The Tiger’s Wife was the perfect book to get me from Pensacola to Seattle, and through the Atlanta airport, full of bustle on a Sunday, packed flights, no quiet, no privacy. Thank God for a good, engrossing book, that takes you totally out of where you are to a world where things are not always what they seem.
The book is set in an unnamed country in East Europe which has just come out of a war, and the main character and her best friend are en route across a border which did not exist before the war, on an aid mission to immunize children who were once neighbors, and are now in a different country.
The primary relationship in the book is the bond between a young girl and her grandfather, and the stories he tells her as they walk up to the zoo, the Jungle Book he reads to her as they visit the animals, and the stories she finds for herself as she participates in the post-war rebuilding. It is a fascinating book because what she is writing about is not always what she is really writing about; the stories and legends and experiences are metaphors for another reality and a life lesson.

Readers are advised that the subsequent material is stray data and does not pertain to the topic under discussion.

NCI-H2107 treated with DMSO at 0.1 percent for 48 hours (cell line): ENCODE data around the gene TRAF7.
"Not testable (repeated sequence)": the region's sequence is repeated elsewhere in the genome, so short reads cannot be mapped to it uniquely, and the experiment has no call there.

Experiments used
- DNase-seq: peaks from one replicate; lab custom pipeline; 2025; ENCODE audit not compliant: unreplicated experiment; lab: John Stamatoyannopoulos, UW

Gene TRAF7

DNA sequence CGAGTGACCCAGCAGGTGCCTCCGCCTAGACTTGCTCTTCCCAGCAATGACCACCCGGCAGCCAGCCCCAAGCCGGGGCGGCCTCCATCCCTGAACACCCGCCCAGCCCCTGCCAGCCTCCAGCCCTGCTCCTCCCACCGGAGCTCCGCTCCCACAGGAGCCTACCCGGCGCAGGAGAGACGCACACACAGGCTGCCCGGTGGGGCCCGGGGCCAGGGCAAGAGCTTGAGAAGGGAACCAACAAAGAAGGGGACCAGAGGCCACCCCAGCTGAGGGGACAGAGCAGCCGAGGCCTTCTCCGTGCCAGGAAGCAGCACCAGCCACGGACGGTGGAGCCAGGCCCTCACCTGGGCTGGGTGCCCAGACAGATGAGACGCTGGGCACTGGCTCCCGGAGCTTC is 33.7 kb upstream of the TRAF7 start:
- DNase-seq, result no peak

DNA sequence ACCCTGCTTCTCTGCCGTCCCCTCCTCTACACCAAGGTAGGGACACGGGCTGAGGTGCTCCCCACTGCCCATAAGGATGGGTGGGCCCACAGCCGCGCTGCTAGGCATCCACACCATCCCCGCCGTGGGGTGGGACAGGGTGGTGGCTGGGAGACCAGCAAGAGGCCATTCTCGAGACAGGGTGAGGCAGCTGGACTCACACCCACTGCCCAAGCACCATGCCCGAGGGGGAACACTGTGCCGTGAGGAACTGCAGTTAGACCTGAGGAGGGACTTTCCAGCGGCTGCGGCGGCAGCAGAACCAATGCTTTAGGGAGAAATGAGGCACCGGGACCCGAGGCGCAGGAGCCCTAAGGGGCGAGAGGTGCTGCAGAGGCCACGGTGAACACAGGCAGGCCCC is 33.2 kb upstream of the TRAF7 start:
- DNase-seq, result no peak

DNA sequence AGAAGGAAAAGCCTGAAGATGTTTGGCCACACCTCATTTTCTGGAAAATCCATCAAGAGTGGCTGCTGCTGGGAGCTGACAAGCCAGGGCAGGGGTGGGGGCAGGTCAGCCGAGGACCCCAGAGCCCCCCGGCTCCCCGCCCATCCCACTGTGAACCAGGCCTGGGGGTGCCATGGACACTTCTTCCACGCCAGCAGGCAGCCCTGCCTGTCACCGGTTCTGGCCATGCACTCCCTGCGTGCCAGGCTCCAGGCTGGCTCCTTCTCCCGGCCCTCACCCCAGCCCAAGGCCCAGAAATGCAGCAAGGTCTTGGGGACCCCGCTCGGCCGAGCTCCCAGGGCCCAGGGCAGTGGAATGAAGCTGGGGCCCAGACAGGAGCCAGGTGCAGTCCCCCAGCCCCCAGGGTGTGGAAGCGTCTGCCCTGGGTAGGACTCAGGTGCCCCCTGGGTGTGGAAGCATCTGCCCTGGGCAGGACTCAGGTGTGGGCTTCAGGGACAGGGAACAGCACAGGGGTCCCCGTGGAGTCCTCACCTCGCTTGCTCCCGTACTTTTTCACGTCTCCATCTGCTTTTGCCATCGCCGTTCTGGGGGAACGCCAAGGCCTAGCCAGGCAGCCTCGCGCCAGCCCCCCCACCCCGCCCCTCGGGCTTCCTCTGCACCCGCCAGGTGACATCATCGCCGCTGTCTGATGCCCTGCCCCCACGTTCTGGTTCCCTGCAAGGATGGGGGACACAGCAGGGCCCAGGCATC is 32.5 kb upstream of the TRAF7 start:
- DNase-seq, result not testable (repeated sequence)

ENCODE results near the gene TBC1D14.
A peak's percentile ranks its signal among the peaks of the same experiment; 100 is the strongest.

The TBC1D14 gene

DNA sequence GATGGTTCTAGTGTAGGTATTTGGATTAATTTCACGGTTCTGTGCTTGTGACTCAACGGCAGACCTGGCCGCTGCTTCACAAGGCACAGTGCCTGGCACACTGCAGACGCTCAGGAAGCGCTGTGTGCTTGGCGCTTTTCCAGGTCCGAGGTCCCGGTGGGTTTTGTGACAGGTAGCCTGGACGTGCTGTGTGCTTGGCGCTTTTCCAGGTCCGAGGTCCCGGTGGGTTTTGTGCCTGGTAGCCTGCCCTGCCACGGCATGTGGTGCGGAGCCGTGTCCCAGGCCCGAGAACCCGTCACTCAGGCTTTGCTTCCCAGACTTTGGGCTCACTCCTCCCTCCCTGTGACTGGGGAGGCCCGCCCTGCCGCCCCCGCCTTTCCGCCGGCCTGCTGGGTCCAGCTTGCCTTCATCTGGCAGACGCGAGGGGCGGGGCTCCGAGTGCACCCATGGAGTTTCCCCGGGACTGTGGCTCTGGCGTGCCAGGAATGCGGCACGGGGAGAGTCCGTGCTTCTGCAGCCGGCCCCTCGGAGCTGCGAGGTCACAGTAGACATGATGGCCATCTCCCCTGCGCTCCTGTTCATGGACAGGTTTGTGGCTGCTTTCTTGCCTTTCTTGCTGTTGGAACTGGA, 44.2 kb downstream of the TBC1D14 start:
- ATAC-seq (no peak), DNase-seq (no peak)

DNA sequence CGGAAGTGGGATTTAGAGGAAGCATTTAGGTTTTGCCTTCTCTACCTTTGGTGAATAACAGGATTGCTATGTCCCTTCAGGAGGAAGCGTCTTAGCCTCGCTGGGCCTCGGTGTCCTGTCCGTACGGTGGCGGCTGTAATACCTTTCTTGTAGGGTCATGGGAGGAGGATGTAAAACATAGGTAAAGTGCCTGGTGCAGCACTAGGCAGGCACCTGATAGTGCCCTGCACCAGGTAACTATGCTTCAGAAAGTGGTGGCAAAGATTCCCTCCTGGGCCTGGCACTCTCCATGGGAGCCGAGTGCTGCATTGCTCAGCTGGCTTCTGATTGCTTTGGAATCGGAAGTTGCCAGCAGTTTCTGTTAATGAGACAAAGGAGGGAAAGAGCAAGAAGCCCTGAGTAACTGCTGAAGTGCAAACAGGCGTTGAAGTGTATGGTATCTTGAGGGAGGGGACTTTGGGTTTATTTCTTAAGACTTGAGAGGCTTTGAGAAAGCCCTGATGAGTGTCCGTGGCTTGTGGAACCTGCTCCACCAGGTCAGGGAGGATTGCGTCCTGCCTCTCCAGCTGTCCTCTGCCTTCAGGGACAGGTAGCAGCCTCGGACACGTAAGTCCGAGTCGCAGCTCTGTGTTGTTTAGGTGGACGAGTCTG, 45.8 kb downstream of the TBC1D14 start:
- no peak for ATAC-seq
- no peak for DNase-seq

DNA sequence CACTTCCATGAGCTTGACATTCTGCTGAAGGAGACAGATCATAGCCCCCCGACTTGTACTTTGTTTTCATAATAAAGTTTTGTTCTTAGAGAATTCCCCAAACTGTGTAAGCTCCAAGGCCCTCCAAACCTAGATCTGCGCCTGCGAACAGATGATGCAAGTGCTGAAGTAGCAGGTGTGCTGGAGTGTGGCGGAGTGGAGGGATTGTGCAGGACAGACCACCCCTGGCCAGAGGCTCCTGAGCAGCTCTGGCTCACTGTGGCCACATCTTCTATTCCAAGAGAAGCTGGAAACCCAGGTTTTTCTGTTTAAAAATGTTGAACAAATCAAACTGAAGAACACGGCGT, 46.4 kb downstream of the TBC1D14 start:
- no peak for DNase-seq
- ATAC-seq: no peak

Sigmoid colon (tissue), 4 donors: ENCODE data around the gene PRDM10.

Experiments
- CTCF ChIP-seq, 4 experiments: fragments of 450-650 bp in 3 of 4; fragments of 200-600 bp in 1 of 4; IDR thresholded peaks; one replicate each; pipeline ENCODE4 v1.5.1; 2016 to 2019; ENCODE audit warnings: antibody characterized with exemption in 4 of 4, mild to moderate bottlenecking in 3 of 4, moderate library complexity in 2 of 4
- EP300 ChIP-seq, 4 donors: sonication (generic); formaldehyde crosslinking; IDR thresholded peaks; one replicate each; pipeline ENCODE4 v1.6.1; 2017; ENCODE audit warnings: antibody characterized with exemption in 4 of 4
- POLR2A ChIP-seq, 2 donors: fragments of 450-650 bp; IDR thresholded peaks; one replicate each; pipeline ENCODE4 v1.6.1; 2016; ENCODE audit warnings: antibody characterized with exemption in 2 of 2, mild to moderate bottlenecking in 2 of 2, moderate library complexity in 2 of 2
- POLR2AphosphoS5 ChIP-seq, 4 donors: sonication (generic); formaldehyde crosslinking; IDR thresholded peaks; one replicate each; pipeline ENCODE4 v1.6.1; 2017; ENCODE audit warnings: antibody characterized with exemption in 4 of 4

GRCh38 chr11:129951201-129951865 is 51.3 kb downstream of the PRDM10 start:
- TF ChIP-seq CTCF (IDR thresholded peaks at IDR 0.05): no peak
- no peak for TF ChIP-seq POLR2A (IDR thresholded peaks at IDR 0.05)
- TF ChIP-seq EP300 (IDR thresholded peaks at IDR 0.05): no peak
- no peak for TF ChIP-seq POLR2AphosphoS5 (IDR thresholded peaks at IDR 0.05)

I don’t want you to think that this is one of the mindless airport books I sometimes tell you about. If it were, I would tell you “this is not great literature; this is an airport read.” Not this book. This book is literature. This book has meaning, and events you will think about and talk over with other readers long after you have finished the book.
In the back of The Tiger’s Wife is an interview in which one of my favorite new authors, Jennifer Egan (A Visit From the Good Squad) interviews Tea Obreht about her writing process, her life, her vision, etc. Fascinating reading, too, and also reader’s guide questions help you see things you might need to see and might otherwise miss.